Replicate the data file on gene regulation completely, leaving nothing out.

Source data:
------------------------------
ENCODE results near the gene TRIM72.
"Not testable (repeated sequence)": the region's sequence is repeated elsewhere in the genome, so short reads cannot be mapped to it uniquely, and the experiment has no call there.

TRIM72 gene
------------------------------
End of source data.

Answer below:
ENCODE results near the gene TRIM72.
"Not testable (repeated sequence)": the region's sequence is repeated elsewhere in the genome, so short reads cannot be mapped to it uniquely, and the experiment has no call there.

TRIM72 gene